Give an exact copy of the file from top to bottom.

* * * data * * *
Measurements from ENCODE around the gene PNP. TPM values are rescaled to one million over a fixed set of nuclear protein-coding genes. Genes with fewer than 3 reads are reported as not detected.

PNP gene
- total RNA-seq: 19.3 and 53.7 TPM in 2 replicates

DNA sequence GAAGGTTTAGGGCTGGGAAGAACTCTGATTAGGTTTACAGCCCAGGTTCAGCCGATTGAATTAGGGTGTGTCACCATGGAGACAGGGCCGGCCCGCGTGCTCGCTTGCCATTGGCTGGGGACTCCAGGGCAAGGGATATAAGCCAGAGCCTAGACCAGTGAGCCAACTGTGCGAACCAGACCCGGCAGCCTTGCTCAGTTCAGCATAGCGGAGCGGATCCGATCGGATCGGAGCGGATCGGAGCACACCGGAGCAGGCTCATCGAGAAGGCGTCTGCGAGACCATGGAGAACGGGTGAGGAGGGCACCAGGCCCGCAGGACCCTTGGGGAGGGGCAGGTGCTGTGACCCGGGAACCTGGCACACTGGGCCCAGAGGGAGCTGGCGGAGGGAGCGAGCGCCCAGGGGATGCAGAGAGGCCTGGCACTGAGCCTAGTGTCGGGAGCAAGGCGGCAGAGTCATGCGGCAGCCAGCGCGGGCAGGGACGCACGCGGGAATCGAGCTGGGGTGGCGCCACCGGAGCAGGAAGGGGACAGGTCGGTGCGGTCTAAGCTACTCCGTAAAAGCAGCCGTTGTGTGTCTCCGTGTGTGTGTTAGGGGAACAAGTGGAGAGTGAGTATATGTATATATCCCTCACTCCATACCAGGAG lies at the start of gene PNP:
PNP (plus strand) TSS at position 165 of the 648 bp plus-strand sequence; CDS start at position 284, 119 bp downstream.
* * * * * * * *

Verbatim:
Measurements from ENCODE around the gene PNP. TPM values are rescaled to one million over a fixed set of nuclear protein-coding genes. Genes with fewer than 3 reads are reported as not detected.

PNP gene
- total RNA-seq: 19.3 and 53.7 TPM in 2 replicates

DNA sequence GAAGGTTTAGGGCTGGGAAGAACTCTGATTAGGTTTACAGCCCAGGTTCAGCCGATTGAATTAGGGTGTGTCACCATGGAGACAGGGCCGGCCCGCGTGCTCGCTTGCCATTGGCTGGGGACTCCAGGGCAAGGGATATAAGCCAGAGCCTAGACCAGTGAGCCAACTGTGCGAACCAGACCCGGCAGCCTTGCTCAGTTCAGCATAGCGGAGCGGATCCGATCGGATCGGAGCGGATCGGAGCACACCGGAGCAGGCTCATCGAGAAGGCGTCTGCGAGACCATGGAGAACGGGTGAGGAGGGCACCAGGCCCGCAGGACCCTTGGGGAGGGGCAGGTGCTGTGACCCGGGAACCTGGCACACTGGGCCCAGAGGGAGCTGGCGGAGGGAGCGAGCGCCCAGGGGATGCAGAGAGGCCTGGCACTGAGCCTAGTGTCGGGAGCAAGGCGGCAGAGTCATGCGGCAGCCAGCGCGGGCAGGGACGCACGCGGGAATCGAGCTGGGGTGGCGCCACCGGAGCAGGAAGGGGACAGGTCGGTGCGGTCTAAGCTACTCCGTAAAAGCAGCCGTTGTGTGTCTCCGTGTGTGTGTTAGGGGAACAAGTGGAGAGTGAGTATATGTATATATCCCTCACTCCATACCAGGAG lies at the start of gene PNP:
PNP (plus strand) TSS at position 165 of the 648 bp plus-strand sequence; CDS start at position 284, 119 bp downstream.